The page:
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Thursday, October 19, 2006

Planning for retirement

As I contemplate the ideal activities of my future worker farm and/or house the needs of the elderly are at the top of my list. As expressed in my previous post, I have seen my maternal grandmother who did nothing but take of family her whole life be turned out of Christian homes, despite her request, and into an apartment.
There are many seniors, like my grandmother, who are not wanted in their children's' homes not because of a lack of finances but due to a clash of personalities and the unwillingness to make sacrifices or changes in an otherwise cushy lifestyle. In my case however, I know that as my grandmother's health declines, her children will step forward and make sure she gets the medical care she needs, constant visitation and ultimately, comfort at the time of her death.
The greater problem is those seniors whose families abandon them to care facilities or seniors who have no family to begin with. (The later could become an increasing problem as couples have fewer children or avoid having children altogether.) We struggle through 60 hour work weeks and sacrifice bonding time with our children to provide the luxuries of life. Or we forgo children altogether in pursuit of material goods. When we are left alone at age 80 with limited abilities, a large bank account and no visitors is it any wonder euthanasia comes to mind? Family gives us something to live for and faith helps us through the suffering together.
As the elderly population grows with the aging boomers, the care and visitation of seniors needs to become a concern for Catholics. Living on a fixed income is a struggle for some elderly who need expensive prescriptions and medical care or devices. Many homeowners in our area are burdened with outrageous property taxes on old homes that already require more money in upkeep. Since society made the immediate family two generations per household instead of three, we are struggling to find ways to support people who traditionally have never had to take care of themselves. We've created whole government programs to take care of seniors and help keep them independent, so they're 'not a burden' on their families. But in the process we've created a population of people trapped in their homes; nursing or private.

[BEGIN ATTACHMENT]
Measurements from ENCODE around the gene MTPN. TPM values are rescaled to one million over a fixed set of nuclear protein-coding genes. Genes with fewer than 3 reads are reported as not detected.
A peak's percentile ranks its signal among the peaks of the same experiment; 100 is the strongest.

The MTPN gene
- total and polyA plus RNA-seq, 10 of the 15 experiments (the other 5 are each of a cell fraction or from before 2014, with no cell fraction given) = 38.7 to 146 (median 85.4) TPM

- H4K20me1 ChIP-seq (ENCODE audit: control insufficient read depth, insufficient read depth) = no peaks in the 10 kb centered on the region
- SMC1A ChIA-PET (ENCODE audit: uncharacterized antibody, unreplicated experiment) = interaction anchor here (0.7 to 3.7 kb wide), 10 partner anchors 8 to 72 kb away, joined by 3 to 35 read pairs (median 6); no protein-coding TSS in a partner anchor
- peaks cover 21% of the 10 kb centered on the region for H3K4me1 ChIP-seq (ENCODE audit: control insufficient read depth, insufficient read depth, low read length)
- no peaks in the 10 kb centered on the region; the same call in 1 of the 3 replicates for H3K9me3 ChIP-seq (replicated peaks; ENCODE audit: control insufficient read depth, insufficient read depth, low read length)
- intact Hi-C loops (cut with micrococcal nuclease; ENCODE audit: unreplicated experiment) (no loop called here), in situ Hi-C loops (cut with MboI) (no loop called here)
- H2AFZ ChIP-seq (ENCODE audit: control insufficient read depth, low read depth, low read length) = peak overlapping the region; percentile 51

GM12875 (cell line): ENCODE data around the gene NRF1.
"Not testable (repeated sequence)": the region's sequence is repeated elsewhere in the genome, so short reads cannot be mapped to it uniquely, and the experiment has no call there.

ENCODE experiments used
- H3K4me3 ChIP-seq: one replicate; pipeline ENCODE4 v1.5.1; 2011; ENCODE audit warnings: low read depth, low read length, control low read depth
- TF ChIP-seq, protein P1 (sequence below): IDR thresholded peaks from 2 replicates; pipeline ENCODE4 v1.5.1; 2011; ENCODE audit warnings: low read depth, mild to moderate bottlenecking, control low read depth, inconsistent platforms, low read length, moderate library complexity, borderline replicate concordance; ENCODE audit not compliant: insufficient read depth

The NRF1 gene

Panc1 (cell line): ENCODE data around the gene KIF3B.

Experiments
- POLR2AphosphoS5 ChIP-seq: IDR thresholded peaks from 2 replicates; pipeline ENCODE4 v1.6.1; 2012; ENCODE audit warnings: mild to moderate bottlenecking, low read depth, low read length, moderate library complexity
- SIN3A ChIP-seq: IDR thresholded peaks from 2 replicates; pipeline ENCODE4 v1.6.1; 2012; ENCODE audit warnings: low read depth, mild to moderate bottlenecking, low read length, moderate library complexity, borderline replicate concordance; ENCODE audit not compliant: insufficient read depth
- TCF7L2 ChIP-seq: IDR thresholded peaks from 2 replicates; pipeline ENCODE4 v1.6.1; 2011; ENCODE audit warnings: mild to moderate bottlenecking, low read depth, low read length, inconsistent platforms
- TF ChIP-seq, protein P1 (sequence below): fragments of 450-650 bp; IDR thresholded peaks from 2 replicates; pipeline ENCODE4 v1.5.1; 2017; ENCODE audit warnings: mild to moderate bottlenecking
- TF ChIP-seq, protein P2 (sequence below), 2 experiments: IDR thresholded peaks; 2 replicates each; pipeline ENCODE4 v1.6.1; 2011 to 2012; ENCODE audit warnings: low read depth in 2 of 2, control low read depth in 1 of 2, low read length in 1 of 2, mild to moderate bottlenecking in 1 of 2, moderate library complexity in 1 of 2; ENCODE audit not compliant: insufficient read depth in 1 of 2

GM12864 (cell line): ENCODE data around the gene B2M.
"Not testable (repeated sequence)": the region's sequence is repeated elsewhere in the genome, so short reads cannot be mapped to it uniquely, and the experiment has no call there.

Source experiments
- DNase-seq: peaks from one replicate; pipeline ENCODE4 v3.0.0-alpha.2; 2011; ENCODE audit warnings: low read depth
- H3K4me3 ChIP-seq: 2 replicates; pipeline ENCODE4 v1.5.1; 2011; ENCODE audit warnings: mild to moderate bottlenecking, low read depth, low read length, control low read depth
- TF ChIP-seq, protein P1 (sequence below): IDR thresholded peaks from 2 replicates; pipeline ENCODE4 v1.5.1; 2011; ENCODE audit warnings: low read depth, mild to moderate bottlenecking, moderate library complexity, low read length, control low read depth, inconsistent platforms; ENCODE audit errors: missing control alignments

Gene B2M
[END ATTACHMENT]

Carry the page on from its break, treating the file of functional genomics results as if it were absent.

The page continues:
We need to rethink how we help seniors. As I mentioned earlier, bringing elderly relatives home is the first step. Secondly is reaching out to those whose families cannot or will not do so. Meals on Wheels is great idea. So is offering rides to seniors to appointments or to see friends and visiting seniors in their homes, especially at the holidays. We also need to help seniors plan for the end, through proper explanation of medical procedures and forms so they can choose a truly Catholic response to whatever condition may arise.
I'm still working on serving the homeless, but I am helping the elderly. It doesn't take much to send that extra card, make the call or visit. Most importantly, I'm trying to raise my children to respect and value their elders. I know my retirement depends on it.